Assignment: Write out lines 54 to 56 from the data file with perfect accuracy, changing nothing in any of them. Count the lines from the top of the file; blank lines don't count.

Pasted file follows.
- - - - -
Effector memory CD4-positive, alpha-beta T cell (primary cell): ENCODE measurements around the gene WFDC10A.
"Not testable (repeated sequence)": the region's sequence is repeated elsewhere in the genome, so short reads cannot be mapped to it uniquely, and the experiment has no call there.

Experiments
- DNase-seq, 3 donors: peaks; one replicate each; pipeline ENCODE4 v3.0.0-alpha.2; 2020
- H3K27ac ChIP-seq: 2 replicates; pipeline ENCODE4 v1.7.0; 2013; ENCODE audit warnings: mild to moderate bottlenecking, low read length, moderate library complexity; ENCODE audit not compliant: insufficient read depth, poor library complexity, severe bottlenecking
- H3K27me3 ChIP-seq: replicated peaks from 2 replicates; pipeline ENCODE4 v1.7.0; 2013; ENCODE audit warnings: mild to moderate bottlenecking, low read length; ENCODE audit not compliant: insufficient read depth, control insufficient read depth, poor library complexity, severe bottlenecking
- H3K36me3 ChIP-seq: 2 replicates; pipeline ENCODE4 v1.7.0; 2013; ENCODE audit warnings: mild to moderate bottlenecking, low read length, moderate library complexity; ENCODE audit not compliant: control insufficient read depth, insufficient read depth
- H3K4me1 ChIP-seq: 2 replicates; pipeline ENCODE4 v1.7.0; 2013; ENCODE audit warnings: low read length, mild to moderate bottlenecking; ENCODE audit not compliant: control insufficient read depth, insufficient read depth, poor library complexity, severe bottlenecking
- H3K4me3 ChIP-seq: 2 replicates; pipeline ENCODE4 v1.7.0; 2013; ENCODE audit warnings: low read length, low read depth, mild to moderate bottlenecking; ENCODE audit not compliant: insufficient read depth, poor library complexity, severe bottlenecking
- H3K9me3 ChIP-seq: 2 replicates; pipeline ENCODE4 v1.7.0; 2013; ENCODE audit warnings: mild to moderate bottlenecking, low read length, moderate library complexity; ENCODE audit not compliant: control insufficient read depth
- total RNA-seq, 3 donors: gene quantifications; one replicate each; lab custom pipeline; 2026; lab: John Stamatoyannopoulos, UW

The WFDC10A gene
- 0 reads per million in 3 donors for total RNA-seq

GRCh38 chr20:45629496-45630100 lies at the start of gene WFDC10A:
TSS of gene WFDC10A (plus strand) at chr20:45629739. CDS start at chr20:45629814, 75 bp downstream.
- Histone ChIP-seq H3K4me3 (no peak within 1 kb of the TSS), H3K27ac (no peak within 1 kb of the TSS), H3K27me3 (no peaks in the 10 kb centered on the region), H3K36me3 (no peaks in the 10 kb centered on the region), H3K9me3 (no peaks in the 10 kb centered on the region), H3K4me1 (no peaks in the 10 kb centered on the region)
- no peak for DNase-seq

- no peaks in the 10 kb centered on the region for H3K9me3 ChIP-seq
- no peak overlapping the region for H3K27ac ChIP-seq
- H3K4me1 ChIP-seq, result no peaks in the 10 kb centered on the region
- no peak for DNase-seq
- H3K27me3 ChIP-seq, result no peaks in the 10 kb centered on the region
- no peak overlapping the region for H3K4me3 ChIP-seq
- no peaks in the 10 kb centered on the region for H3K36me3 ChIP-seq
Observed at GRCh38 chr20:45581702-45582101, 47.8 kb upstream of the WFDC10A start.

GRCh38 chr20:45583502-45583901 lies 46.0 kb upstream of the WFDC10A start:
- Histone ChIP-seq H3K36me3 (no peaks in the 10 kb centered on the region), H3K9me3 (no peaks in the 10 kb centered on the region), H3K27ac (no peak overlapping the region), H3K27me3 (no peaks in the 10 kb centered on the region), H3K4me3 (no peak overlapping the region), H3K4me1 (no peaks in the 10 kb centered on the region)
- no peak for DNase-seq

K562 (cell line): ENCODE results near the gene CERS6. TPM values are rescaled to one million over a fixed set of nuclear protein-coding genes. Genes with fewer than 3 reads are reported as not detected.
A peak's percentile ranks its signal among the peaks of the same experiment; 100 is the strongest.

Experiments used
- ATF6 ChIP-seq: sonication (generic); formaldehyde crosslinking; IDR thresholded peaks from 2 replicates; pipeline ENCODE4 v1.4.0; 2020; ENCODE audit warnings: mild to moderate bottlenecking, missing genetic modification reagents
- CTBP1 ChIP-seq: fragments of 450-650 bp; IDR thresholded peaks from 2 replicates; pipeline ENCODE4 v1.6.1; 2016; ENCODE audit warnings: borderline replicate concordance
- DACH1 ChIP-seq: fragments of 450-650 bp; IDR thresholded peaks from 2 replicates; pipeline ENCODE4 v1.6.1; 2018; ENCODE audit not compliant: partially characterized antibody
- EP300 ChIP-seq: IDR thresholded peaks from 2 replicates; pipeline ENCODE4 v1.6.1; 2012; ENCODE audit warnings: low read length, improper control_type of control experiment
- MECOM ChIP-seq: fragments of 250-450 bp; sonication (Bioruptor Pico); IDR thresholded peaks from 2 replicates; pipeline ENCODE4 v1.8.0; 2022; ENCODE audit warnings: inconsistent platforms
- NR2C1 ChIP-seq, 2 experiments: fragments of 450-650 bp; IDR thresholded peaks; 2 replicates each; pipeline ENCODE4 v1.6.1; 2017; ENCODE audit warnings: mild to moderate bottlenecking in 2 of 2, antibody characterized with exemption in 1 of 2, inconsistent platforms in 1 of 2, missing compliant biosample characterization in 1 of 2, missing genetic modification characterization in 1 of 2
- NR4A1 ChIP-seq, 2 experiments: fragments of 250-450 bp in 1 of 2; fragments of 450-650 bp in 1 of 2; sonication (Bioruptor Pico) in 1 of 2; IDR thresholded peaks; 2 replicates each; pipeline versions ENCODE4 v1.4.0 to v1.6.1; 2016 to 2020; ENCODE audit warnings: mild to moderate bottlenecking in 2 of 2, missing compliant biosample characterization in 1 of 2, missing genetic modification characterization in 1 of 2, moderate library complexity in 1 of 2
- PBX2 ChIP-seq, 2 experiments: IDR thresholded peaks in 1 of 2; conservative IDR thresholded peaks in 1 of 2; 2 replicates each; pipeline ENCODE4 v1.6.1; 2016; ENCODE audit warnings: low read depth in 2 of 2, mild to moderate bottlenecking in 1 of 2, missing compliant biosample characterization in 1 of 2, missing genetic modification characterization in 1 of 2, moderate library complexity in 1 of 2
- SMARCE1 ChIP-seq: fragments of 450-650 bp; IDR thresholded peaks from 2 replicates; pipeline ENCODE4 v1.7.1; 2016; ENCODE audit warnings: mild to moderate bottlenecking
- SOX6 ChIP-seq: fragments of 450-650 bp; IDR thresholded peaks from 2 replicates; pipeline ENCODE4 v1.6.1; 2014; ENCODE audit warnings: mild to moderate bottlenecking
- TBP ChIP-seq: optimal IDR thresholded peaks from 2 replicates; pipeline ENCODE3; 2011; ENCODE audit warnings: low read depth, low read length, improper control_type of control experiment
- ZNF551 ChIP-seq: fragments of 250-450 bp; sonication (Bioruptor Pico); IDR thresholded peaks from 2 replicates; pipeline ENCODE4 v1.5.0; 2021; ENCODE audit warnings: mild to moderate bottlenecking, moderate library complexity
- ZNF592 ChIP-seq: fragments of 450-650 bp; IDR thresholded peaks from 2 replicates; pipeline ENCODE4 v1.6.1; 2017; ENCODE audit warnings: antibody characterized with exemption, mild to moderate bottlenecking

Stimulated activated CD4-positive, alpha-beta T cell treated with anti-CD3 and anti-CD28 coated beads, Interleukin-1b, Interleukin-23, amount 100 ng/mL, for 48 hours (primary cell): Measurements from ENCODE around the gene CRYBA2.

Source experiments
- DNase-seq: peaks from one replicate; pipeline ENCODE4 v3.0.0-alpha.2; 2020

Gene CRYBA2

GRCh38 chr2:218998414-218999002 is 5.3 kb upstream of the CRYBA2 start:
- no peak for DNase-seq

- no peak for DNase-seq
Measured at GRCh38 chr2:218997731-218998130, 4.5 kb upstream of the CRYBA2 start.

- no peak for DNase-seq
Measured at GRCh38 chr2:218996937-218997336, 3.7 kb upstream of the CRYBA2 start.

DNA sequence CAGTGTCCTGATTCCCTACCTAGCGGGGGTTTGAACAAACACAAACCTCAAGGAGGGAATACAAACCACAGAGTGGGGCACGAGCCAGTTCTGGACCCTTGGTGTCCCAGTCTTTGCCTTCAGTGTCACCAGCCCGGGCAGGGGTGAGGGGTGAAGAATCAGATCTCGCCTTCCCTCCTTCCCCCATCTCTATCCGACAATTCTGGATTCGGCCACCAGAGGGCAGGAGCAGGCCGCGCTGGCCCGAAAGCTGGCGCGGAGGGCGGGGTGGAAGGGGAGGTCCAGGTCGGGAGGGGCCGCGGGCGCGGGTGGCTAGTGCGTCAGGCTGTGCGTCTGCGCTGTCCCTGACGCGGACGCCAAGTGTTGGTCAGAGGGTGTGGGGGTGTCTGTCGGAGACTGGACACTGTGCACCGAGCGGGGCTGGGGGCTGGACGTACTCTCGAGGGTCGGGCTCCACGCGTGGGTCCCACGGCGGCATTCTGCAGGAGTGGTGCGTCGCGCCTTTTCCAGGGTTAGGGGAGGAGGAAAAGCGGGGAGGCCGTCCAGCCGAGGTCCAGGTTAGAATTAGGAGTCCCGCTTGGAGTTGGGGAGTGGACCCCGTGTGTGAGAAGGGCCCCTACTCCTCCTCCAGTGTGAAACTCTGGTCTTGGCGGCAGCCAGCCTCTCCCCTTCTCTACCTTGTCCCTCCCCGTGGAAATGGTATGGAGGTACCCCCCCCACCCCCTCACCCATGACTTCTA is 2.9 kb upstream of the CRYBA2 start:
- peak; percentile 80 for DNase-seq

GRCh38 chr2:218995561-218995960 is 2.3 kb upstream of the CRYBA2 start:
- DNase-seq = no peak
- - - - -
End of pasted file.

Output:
Measured at GRCh38 chr2:218996937-218997336, 3.7 kb upstream of the CRYBA2 start.

DNA sequence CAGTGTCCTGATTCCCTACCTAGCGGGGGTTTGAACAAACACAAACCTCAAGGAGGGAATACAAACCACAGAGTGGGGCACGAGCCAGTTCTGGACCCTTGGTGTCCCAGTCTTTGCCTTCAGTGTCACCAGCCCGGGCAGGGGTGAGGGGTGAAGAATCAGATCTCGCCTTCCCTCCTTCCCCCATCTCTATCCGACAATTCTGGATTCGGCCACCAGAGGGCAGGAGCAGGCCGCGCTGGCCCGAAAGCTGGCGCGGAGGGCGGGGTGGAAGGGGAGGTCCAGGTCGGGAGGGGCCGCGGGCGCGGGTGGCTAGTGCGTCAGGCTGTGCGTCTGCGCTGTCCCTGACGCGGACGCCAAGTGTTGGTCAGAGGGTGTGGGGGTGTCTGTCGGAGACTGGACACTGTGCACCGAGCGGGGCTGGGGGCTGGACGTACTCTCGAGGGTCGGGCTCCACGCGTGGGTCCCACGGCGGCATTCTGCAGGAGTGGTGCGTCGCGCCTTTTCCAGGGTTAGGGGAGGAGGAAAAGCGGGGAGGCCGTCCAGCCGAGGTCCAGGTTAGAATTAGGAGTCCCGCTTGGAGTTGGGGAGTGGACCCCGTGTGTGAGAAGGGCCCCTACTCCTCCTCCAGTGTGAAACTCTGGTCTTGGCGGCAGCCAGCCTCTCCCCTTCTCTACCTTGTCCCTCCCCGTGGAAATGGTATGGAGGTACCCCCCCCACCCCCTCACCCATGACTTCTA is 2.9 kb upstream of the CRYBA2 start:
- peak; percentile 80 for DNase-seq